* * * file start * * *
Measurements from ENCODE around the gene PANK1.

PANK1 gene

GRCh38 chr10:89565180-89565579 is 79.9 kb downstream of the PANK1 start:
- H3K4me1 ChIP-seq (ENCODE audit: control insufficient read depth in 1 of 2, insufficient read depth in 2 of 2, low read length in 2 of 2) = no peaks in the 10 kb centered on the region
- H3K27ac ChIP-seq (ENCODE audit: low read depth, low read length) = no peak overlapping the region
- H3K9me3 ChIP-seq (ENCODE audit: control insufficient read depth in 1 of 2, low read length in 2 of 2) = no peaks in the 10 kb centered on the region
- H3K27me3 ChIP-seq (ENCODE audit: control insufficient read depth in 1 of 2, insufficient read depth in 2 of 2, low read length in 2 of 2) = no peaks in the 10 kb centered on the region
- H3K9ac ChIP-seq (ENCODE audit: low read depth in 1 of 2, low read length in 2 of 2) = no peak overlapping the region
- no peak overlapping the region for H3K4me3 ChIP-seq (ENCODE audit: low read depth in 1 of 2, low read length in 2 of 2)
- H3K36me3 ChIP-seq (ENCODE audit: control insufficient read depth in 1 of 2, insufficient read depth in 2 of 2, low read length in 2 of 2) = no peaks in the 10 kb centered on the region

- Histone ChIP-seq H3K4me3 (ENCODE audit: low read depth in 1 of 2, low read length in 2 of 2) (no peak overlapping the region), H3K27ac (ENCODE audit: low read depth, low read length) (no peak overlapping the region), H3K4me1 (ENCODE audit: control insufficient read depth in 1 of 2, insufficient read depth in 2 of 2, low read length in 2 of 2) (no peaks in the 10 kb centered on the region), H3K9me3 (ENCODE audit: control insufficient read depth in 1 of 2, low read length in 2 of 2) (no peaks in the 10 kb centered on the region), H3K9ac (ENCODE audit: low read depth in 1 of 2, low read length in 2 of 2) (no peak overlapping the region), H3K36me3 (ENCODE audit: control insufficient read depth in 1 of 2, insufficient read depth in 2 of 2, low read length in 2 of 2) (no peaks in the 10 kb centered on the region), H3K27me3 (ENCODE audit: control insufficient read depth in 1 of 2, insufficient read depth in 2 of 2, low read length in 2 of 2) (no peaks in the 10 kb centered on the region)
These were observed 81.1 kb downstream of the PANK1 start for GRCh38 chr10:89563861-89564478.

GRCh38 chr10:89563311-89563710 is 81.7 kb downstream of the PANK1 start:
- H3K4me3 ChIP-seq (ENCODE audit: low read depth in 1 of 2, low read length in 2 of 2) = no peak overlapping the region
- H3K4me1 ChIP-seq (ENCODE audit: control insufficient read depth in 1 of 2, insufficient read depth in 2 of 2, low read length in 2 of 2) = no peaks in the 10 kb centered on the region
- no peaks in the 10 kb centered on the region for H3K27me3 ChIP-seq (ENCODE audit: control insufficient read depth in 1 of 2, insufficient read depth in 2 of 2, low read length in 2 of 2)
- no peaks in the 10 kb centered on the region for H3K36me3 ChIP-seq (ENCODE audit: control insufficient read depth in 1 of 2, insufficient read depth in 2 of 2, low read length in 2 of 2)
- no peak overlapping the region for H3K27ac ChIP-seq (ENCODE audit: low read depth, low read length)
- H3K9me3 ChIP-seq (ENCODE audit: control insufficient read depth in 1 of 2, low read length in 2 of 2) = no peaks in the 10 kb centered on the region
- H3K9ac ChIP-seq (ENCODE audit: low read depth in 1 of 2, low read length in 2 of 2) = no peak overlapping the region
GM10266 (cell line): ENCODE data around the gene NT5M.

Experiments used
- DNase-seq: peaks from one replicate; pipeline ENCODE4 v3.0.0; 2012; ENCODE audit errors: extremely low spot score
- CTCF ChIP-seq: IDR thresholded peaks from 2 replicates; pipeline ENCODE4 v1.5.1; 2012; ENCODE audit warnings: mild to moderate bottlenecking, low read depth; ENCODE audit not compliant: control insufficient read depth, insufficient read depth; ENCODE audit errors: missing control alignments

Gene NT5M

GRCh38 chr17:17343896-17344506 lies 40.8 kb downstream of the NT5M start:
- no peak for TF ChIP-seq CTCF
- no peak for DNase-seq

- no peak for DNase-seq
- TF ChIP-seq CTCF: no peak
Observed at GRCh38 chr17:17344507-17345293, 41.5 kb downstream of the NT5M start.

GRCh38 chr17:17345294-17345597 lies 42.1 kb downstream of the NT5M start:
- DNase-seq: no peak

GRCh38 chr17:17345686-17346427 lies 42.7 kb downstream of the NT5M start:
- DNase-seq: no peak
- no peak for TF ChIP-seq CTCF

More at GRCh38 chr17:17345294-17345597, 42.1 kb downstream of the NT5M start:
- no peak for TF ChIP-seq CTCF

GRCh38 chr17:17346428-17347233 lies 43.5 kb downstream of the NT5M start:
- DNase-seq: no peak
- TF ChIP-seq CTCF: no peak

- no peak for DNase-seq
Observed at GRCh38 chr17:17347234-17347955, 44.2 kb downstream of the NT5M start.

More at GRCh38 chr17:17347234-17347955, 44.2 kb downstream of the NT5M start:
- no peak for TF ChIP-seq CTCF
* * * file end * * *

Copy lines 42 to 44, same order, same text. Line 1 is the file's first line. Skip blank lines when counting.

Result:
- no peak for DNase-seq
Observed at GRCh38 chr17:17347234-17347955, 44.2 kb downstream of the NT5M start.

More at GRCh38 chr17:17347234-17347955, 44.2 kb downstream of the NT5M start: